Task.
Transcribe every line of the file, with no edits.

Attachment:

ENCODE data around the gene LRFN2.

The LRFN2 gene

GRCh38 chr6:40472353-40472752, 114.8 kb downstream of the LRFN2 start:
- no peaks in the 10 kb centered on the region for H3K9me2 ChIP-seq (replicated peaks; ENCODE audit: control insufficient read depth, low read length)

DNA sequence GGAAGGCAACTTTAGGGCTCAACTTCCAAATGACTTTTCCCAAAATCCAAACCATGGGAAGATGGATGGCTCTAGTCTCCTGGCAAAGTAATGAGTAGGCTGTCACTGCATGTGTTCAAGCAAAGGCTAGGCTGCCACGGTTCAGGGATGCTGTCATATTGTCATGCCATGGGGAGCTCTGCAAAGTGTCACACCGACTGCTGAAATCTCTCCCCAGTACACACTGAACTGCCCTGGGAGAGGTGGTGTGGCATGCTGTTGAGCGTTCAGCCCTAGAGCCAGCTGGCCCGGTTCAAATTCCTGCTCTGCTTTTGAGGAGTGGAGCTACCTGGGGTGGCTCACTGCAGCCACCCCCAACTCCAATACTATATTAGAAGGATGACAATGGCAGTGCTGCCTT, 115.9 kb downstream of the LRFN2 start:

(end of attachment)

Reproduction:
ENCODE data around the gene LRFN2.

The LRFN2 gene

GRCh38 chr6:40472353-40472752, 114.8 kb downstream of the LRFN2 start:
- no peaks in the 10 kb centered on the region for H3K9me2 ChIP-seq (replicated peaks; ENCODE audit: control insufficient read depth, low read length)

DNA sequence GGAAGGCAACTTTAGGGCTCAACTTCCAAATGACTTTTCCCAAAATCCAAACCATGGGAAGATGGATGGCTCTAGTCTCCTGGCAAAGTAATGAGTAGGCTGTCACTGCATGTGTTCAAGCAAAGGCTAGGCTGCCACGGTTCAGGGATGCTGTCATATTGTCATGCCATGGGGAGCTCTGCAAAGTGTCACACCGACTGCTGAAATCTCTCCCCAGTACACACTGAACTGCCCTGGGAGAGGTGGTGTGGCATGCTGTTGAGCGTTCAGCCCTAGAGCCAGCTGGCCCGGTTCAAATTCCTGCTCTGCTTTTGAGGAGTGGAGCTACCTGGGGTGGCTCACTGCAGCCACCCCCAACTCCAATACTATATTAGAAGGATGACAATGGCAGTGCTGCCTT, 115.9 kb downstream of the LRFN2 start: